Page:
Supplement to Dynamic Epistemic Logic

Appendix A: Kripke models for modal logic

Kripke’s models for modal logic (or variants thereof) are the basis for many modern approaches to reasoning about knowledge and belief (Fagin et al. 1995). Intuitively, these models characterize the knowledge (or beliefs) of idealized agents in terms of considered possibilities: to say that an agent knows (or believes) some statement F means that F holds in all of the states of affairs that the agent considers as possible candidates for the actual state of affairs. Hence eliminating from consideration one or more alternative states of affairs generally increases one’s certainty, thereby trending toward increased knowledge (or belief). In contrast, entertaining additional (perhaps new) states of affairs generally decreases one’s certainty, thereby trending toward decreased knowledge (or belief). Higher-order knowledge or belief (i.e., knowledge [or beliefs] about knowledge [or beliefs]) is represented by iterated considered possibilities; for example, if F is true of each possibility that agent b entertains when in any one of the states of affairs that agent a entertains, then we say that a knows (or believes) b knows (or believes) F. To make these concepts more concrete, let us consider a simple example.


Figure A1. A Kripke model.

Figure A1 pictures a Kripke model M. This model consists of two worlds: an “actual” world w (indicated by the double circle) in which the propositional letters p and q are true and an alternative world v in which p is false and q is true. The actual world indicates what is in fact true of the situation being modeled; in this case, p and q are true. Alternative worlds serve as candidates for the actual world that the agents may consider. As for which worlds are considered, an agent-labeled arrow pointing from a world x to a world y indicates that the agent in question will consider world y as a possible candidate for the actual state of affairs whenever we assume that world x is actual. Therefore, as we can see from the picture, each of agents a and b entertains both worlds w and v as possible states of affairs: a-arrows point from w to w, from w to v, from v to w, and from v to v; and b-arrows also point between the same pairs of worlds. Adopting an epistemic (i.e., knowledge-based) reading for the purposes of this example, an agent in the state of affairs given by world x is by definition said to know a statement F if and only if F is true in all worlds the agent considers possible with respect to a (i.e., those worlds that are the target of an arrow that has source x and that is labeled by that agent’s name). Looking at the picture, we see that neither agent knows that p is true. Indeed, each agent entertains a possibility—world v—in which p is false and therefore does not know that p is true. Likewise, neither agent knows that p is false because each entertains a world—world w—in which p is true. Defining the phrase “knowing whether F is true” to mean “knowing that F is true or knowing that F is false”, what we have seen is that neither agent knows whether p is true. Taking our analysis further, let us now show that each agent knows that neither agent knows whether p is true, a statement of higher-order knowledge (i.e., knowledge about knowledge). Indeed, in each of the possibilities agent a considers (i.e., in both w and v), neither agent b nor agent a herself knows whether p is true, as we have already seen. Therefore, since it is true in each of agent a’s possibilities that “neither agent knows whether p is true”, it follows that agent a knows that “neither agent knows whether p is true”. Similar reasoning leads us to conclude that agent b knows that “neither agent knows whether p is true”. Hence we conclude that each agent knows that “neither agent knows whether p is true”, as was claimed. This kind of analysis can be taken even further to show that it is in fact common knowledge among agents a and b that neither knows whether p is true; that is, neither agent knows whether p is true, each agent knows neither agent knows whether p is true, each agent knows each agent knows neither agent knows whether p is true, and so on, taking any finite number of iterations of the phrase “each agent knows” followed by the phrase “neither agent knows whether p is true”. One can also undertake a further analysis to show that it is common knowledge that q is true.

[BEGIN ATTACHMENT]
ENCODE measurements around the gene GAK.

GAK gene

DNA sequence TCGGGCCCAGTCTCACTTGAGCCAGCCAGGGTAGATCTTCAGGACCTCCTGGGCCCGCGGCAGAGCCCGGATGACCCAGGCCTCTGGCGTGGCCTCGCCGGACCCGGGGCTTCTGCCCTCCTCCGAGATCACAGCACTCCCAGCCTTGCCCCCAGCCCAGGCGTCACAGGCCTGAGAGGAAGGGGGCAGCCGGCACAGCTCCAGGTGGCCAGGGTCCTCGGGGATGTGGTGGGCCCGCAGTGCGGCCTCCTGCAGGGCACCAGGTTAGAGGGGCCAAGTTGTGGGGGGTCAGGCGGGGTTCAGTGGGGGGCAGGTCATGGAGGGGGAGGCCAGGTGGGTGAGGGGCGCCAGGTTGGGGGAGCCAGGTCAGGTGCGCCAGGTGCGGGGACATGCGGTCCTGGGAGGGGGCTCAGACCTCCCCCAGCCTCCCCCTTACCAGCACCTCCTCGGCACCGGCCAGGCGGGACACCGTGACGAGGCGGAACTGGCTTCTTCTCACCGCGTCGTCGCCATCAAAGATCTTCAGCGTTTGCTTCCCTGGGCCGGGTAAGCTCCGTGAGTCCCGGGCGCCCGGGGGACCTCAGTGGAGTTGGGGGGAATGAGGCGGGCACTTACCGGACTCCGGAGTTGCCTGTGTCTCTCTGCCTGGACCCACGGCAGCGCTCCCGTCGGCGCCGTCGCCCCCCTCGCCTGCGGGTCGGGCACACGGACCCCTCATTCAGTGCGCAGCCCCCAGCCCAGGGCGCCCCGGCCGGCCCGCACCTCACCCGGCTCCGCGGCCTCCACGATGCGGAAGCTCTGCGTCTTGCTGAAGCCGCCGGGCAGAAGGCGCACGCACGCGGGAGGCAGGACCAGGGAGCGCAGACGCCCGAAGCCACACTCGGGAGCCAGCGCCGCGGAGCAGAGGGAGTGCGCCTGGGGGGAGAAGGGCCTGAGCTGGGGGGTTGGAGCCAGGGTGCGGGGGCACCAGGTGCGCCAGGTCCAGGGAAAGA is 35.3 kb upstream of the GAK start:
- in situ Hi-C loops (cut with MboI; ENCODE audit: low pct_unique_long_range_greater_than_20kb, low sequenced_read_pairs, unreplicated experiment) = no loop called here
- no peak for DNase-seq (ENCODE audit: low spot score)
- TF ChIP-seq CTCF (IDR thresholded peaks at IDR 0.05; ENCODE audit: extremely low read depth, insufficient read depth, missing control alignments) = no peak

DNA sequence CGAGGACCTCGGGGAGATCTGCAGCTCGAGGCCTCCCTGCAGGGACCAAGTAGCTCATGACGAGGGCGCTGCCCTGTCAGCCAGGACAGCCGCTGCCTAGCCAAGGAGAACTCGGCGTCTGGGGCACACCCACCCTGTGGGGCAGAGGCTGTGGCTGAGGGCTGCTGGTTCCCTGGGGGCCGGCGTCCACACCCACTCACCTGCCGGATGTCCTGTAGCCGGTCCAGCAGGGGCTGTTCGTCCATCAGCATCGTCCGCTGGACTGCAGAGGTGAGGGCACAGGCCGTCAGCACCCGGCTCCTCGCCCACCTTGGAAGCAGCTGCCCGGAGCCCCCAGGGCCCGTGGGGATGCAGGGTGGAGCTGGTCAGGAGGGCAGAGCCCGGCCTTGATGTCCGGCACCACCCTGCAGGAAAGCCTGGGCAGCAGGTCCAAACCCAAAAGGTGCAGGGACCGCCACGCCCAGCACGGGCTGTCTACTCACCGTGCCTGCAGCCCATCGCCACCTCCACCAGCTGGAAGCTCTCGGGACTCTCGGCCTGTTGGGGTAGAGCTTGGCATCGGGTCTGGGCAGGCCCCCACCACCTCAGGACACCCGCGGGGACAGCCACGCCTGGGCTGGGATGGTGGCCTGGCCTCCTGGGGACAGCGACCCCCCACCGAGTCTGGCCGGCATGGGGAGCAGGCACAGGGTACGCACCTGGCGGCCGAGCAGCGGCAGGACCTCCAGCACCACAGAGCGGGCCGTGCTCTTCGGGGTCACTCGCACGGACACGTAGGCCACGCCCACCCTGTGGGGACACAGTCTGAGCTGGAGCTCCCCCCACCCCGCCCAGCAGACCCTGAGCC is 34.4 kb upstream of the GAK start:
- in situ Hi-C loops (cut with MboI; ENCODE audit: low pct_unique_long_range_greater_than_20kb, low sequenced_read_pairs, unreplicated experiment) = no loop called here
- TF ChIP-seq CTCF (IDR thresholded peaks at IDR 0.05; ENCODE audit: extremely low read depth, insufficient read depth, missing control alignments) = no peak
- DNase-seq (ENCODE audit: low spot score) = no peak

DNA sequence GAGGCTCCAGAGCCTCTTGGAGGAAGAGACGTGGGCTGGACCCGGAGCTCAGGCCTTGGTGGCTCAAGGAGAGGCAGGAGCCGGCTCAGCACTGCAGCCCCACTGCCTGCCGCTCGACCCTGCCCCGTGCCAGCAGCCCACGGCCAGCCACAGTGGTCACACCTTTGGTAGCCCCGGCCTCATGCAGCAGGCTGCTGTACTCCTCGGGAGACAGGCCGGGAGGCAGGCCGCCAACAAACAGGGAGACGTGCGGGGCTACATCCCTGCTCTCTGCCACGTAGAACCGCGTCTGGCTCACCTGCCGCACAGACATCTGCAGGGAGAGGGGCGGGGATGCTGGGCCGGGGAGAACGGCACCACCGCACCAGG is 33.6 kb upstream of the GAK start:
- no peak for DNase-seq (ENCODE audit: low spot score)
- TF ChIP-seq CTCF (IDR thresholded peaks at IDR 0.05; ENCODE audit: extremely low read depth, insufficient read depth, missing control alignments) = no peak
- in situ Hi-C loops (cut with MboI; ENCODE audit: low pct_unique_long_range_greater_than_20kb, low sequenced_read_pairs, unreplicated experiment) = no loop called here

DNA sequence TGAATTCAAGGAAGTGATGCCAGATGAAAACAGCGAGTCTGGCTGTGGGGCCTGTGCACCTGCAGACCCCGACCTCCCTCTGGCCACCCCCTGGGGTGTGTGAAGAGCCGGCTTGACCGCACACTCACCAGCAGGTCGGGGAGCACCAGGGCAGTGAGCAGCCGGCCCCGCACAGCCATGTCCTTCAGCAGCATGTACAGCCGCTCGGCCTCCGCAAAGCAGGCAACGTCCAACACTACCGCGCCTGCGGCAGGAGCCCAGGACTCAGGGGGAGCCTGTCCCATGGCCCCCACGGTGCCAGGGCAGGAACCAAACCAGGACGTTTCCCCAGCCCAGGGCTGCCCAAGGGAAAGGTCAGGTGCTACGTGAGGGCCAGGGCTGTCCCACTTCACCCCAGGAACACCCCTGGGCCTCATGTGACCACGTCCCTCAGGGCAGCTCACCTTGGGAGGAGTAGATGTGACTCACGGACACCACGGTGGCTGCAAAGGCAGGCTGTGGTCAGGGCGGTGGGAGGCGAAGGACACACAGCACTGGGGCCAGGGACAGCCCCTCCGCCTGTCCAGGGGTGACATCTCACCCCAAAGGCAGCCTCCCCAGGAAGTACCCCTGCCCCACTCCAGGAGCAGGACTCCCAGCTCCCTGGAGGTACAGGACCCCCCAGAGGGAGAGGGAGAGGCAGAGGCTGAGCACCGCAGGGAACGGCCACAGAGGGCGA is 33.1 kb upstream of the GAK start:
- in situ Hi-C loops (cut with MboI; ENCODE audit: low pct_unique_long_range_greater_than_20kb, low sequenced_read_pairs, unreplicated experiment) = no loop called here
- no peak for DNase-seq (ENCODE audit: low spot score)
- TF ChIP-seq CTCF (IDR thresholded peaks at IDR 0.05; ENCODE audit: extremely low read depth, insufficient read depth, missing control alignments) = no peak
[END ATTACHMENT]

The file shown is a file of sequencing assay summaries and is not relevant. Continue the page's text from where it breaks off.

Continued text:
Formally, the notion of Kripke model is defined as follows.

Kripke model. Given a nonempty set \(\sP\) of propositional letters and a finite nonempty set \(\sA\) of agents, a Kripke model is a structure \[ M=(W,R,V) \] consisting of

  • a nonempty set W of worlds identifying the possible states of affairs that might obtain,
  • a function \(R:\sA\to \wp(W\times W)\) that assigns to each agent a a binary possibility relation \(R_a\subseteq W\times W\) with \(wR_av\) indicating that agent a will entertain world v as a candidate for the actual world whenever we assume that w is in fact actual), and